I have never known a time when I have been inactive. Sure, I have had injuries and illness, but I have never been out of commission for an extended period of time. I think the longest I have gone without any form of physical activity in my adult life has been two weeks. My parents did put me in a lot of different sports when I was a kid, but, other than the sports, they were not the best of role models. Let’s just say I was exposed to a lot of addiction and abuse and leave it at that.
Due to my childhood, I could have gone down the road of addiction, but I didn’t. I don’t smoke or do any kind of drugs. I intimately know the damage done. I had a Mormon friend once tell me that he had the religion for me due to my viceless life. I said, “I’m in. As long as it doesn’t interfere with my atheism.” I guess I don’t partake in the opiate of the masses either. However, I did find something that allowed me to escape my less than desirable home life and that was cycling.
I have to back my story up here because I forgot to mention that I have had allergy-induced asthma since I was a kid that is exacerbated by physical activity. How I dealt with my asthma in my late teens had an immense impact on my life.
I hated using an inhaler. I viewed it as a weakness. I would endure the sometimes terrifying constricted breathing for minutes on end, until my breathing returned to normal. I don’t recommend this to anyone with asthma. You could die. I was just really stubborn and stupid, but I did start to learn that my symptoms improved if I relaxed and breathed deep. This empowered me. I felt that if I could control my asthma, I could do anything. There was no Internet at this time, but I did eventually see a news story that talked about how relaxation techniques helped with asthma and I thought I was a genius for figuring this out on my own. Kids…
Now back to the bike. All I wanted for my sixteenth birthday was a mountain bike: a Norco Sasquatch. I went to a local bike store with my mother – shopping was always an embarrassing experience with her – and got my bike. It was a guilt purchase for my parents – that’s how they showed affection.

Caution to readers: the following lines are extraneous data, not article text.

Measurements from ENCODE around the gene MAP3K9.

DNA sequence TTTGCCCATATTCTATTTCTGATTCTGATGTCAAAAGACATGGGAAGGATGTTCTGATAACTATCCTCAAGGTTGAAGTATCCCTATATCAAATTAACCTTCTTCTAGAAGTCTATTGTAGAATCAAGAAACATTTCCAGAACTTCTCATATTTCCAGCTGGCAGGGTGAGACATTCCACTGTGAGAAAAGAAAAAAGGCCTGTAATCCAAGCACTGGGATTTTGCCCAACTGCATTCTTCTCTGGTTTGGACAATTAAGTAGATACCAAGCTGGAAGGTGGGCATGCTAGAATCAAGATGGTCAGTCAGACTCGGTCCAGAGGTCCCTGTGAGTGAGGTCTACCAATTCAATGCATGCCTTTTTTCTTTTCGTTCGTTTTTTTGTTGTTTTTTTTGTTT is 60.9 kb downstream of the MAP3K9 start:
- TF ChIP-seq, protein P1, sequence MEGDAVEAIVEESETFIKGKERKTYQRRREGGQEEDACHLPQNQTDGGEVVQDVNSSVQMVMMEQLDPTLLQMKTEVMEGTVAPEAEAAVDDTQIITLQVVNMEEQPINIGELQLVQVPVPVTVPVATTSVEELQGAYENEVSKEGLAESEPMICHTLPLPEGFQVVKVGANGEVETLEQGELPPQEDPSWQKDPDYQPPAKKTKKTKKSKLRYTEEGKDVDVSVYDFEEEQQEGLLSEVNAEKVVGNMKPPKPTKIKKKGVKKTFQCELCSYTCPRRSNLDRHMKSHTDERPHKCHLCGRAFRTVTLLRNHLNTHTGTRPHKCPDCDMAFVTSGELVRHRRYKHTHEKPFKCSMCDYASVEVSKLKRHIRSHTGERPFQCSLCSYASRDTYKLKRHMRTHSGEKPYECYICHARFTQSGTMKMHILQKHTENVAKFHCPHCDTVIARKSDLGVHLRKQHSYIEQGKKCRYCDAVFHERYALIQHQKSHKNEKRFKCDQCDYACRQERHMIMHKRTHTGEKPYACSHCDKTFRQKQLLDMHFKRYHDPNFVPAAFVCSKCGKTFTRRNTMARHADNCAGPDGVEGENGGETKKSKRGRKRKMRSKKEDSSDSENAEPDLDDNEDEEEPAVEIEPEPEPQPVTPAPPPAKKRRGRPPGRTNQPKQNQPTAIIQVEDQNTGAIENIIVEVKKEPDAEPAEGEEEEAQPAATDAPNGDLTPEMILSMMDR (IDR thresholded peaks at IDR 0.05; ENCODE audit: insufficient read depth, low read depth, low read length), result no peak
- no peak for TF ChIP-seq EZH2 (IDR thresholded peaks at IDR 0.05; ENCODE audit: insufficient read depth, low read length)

I rode my Sasquatch everywhere. My best friend at the time and I would spend almost every evening in the summer riding as hard as we could, anywhere we could go. We would spend hours exploring and riding. When he wasn’t available, I would go on my own. I felt free. I didn’t need a car like the other kids; I had a bike. I would frequently pass kids from school heading to a local park to party while on my way home after mountain biking in the same park. I did start to feel a little invincible because I had freed myself from my home life, and my asthma, and I wanted to see what else I could do.
After university, and my last season of tree planting, I headed to Europe for four months of cycle touring. I went alone and with no plan. I wanted to experience the cultures I visited, so I forced myself to ask local farmers if I could pitch my tent in their fields, and, more often than not, I would end up staying with the family for a few days. I wish I could say that it was the best trip of my life, but I have lived a pretty great life. It is definitely up there though.
Mountain biking became a gateway activity to other outdoor activities. I started trail running, hiking, climbing, and skiing – downhill, cross-country, and backcountry. I was never what anyone would consider extreme or elite. That wasn’t, and still isn’t, the point for me. My physical activities have provided me with the opportunity to explore this amazing planet and myself. Yes, I can be competitive at times, but how an activity makes me feel always trumps any desire to sign up for a race.
It’s been a long time coming, so now to the point of this blog post. I feel that the pure joy of physical activity is beginning to be lost in our Western culture where bragging rights are more important than enjoyment. I know people who have trained for a marathon, finished the marathon, and then said they will never run again. That is sad. I understand setting goals and overcoming a challenge – I really do – but to no longer enjoy one of the most fundamental activities we do as humans is a shame. Is it worth it for the bragging rights? I have not entered a single competition for any outdoor activity I have done, but I have a wealth of experiences because of my activities that I will share for the rest of my life. Furthermore, and if I’m lucky, I will be enjoying my activities well into my old age. My advice to anyone who is thinking about training for a competition to become more active is to take a step back and find a different motivation. Find something you enjoy and use it as a medium to learn about you and the world around you. As far as I know, life is a one-shot deal so fill it with experiences.
That’s it for now. I’m off for a ride.
Rodney Steadman 11 May 2014